Author Topic: Fuel injection systems  (Read 52511 times)

Offline fumopuc

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Re: Fuel injection systems
« Reply #105 on: December 11, 2016, 07:29:21 AM »
I am following with interest.
Kind Regards
Achim

Offline BillTodd

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Re: Fuel injection systems
« Reply #106 on: December 11, 2016, 02:43:13 PM »
Quote
bubbles in the fuel pipe to the injection pump  ::) As far as I can see the only possible air leak
May not be air , could be fuel vapour if the pressure is low.

Bill
Bill
wy omnibus Latinis taurus stercore?

Offline Roger B

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Re: Fuel injection systems
« Reply #107 on: December 11, 2016, 02:52:59 PM »
Thank you  :ThumbsUp:

Brendom, the diagram was the helix unrolled and scaled up 10 times. It was unrolled along the long edge and as it was 2mm diameter it is 2 x pi x 10 = 62.83. The other direction was the pitch, 4mm so times 10  = 40 mm. This diagram then gave me the helix angle, 32░ and allowed me to see how it would work with the 1mm port in the pump. The pump stroke will be 3mm so the first mm closes the port and the next two mm will do the pumping. As soon as the port reaches the helix the pressure will drop and the pumping will stop.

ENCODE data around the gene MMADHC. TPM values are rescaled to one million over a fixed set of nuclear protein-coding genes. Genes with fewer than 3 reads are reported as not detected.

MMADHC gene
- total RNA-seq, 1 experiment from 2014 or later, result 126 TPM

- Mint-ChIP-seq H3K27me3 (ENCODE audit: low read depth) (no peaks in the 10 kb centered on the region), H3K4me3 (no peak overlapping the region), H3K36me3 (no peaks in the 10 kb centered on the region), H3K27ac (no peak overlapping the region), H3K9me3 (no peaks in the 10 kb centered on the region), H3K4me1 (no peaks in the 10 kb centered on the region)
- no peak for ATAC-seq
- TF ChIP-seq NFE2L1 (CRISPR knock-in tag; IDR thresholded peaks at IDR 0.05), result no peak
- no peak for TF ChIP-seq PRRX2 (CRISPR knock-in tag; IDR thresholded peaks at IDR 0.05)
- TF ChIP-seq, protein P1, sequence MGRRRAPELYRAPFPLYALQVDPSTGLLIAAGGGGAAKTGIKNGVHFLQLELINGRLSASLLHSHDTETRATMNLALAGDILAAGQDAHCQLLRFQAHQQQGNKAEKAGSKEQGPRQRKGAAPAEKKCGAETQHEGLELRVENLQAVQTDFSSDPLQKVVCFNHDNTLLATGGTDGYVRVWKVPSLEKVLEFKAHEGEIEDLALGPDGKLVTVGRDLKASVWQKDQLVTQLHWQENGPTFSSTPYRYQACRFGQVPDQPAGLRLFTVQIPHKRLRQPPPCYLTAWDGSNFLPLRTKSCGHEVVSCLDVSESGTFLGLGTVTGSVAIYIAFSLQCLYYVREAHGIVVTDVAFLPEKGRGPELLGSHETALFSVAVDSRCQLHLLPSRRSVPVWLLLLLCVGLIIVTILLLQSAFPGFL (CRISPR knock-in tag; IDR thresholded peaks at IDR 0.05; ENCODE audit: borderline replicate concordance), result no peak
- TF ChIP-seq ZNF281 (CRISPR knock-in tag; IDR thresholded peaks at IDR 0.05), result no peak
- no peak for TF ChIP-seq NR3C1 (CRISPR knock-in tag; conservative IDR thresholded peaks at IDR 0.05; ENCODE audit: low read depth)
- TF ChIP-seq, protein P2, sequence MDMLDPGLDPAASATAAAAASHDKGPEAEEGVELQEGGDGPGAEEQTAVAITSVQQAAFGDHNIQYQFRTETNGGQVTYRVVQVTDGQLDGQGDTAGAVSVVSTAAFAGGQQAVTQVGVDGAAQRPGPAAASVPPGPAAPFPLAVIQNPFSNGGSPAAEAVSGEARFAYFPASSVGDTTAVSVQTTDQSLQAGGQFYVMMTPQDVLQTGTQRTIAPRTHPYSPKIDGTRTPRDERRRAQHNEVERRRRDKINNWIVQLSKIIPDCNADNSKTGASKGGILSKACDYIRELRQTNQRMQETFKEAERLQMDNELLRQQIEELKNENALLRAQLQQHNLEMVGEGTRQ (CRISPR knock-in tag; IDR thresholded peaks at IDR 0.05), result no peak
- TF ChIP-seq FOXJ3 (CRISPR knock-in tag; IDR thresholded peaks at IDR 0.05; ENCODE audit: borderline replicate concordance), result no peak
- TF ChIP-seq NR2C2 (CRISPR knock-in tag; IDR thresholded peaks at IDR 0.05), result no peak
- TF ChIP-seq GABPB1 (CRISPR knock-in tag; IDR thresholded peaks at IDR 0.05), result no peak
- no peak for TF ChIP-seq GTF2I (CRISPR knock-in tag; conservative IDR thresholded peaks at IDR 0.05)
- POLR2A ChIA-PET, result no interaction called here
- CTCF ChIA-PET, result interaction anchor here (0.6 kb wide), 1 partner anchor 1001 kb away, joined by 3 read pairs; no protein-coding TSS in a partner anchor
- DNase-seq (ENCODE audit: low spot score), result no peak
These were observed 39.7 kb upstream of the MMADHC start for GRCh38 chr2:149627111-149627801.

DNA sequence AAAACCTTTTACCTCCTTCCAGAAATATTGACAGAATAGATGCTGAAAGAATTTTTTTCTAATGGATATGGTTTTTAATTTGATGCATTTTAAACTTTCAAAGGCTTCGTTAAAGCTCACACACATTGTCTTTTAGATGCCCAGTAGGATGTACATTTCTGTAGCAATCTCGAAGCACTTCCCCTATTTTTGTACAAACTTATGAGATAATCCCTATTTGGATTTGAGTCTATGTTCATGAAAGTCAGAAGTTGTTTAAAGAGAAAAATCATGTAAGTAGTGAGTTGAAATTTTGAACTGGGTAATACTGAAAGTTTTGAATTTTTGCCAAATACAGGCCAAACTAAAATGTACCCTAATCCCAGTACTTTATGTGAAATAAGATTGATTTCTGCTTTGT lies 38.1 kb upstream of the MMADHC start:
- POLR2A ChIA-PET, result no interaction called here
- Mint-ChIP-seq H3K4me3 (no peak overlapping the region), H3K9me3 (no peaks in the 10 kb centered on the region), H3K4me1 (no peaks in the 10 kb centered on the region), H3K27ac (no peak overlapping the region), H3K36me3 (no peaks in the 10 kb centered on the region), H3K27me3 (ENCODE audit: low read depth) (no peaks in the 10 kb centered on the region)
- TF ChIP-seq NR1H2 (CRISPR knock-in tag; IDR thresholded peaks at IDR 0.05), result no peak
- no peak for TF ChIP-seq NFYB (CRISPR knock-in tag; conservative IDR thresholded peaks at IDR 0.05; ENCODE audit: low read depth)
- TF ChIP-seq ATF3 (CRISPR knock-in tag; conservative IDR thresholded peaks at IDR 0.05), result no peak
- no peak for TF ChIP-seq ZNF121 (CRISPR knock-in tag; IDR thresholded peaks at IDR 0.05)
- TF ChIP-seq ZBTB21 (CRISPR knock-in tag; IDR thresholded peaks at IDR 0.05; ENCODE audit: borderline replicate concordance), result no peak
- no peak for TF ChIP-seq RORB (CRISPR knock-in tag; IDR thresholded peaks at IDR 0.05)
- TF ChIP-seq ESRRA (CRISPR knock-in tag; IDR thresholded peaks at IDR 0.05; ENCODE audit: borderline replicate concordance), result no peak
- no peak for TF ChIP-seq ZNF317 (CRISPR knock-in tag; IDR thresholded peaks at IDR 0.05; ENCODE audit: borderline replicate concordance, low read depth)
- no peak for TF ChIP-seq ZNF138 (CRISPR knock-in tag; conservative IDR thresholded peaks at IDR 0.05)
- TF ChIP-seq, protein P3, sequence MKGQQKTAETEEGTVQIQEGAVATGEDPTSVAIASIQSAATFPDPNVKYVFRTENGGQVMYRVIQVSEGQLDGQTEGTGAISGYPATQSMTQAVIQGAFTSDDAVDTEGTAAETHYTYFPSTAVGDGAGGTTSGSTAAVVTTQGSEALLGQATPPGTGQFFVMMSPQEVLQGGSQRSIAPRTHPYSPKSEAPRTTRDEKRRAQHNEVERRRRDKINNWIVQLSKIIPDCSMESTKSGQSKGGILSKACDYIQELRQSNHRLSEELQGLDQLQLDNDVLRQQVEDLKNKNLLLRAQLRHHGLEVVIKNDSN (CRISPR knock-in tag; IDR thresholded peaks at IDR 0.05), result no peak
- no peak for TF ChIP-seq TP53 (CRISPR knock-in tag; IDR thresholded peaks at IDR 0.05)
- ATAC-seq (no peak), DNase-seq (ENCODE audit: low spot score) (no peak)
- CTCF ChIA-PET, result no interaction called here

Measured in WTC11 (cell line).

The next thing was to try and grind a trial helix  ::) I added a few holes to the Hobbymat milling support angle plate so I could mount the compound slide along the axis of the lathe and at the helix angle. The 4mm pitch required the change gears to step up 1-4. I found a suitable set up with the available gears, 70-35 and 60-30, but the arm hit the spindle before I could get a good mesh. As the foul point was just rough cast a quick bit of filing made enough clearance.